Comments on: Kahle v. Gonzales II Blog, news, books Sat, 14 Oct 2017 12:41:00 +0000 hourly 1 By: Lewis Hyde Mon, 20 Nov 2006 12:41:16 +0000 One question about “traditional contours” that is not part of the Kahle brief, and was implicitly dismissed in Eldred, nonetheless seems to me worth keeping in mind. That is the distinction between a “limited” and a “perpetual” term.

We think that Madison wrote the copyright clause that speaks of “limited Times.” Madison also, as with everyone else in his day, thought of copyright as a monopoly privilege, and in a late essay (circa 1817) declared clearly that “Perpetual monopolies of every sort, are forbidden … by the genius of free Governments….”

The distinction mattered then and matters now. The puzzle is: where is the line between “limited” and “perpetual”?

Finessing that puzzle for the moment, suppose we knew where that line was and that a law were written that crossed it: at that point it seems to me that we could say that “Congress has … altered the traditional contours of copyright protection” and therefore First Amendment scrutiny is in order.

By: rodander Fri, 17 Nov 2006 12:18:10 +0000 I see your point, Prof. Thanks. (I don’t know whether I buy it, but I’ll ponder it.)

By: lessig Thu, 16 Nov 2006 23:40:15 +0000 Rodander:

But again, this is where Eldred is so good (really!): No one would say (or should say) all copyright violates free speech. It plainly doesn’t, as at least some copyright induces speech that otherwise wouldn’t be there. But no one should say that every copyright law doesn’t violate free speech. If Congress, e.g., eliminated fair use and the idea/expression dichotomy, at least there the gov’t would concede a line has been crossed.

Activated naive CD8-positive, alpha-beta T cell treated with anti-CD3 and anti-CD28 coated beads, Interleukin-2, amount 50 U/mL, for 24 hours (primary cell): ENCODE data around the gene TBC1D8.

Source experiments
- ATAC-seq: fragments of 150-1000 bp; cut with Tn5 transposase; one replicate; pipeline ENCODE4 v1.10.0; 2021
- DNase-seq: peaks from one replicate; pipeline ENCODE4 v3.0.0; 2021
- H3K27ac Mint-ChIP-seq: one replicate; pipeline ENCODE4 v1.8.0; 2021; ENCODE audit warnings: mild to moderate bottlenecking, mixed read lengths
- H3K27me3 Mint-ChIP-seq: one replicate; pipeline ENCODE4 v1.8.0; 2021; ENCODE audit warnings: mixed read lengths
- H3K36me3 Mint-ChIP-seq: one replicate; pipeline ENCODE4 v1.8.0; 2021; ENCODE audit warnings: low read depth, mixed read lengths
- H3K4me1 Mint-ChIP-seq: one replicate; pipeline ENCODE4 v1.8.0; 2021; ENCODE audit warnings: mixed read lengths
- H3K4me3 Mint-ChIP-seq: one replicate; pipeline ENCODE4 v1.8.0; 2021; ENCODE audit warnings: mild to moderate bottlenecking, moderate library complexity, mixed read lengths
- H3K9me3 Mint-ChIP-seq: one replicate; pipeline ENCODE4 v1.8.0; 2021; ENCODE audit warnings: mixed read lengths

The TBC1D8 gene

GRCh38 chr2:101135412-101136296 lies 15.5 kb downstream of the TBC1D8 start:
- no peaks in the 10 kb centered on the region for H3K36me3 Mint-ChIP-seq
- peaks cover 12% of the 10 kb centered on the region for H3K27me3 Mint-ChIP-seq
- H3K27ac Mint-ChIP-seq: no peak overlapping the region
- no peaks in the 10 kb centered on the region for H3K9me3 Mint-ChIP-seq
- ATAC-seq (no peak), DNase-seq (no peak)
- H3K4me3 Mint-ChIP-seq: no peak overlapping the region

So how do you know which copyright laws should be tested under the 1st Amendment? Eldred answers the question: the trigger is tradition. If a copyright law is within the “traditional contours of copyright protection,” it gets a 1st A free pass — 200+ years of history has earned it immunity from “further 1st A scrutiny.” But if a copyright law deviates from the “traditional contours of copyright protection,” then it should be tested under the 1st A, just as any law regulating speech would be tested under the 1st A.

You say you think Congress “could have” set up an opt-out system originally. But the point is the immunity comes from what they actually did. What they “could have” done hasn’t been tested by tradition.

By: rodander Thu, 16 Nov 2006 14:28:42 +0000 Thanks for the response, Prof. I understand that point.

If there were no Writings and Discoveries clause in Article I, then I can see that the mere granting of exclusive rights might be challenged under the 1st Amendment. But since there is such authorization, that seems to indicate that the granting of such exclusive rights in and of itself does not violate the 1st Amendment, because this would have rendered the Writings and Discoveries clause a nullity (and there is no history indicating that, I expect). So if such exclusive rights can exist without violating 1st Amend, it seems to me that the manner in which such rights attach generally doesn’t much matter, constitutionally.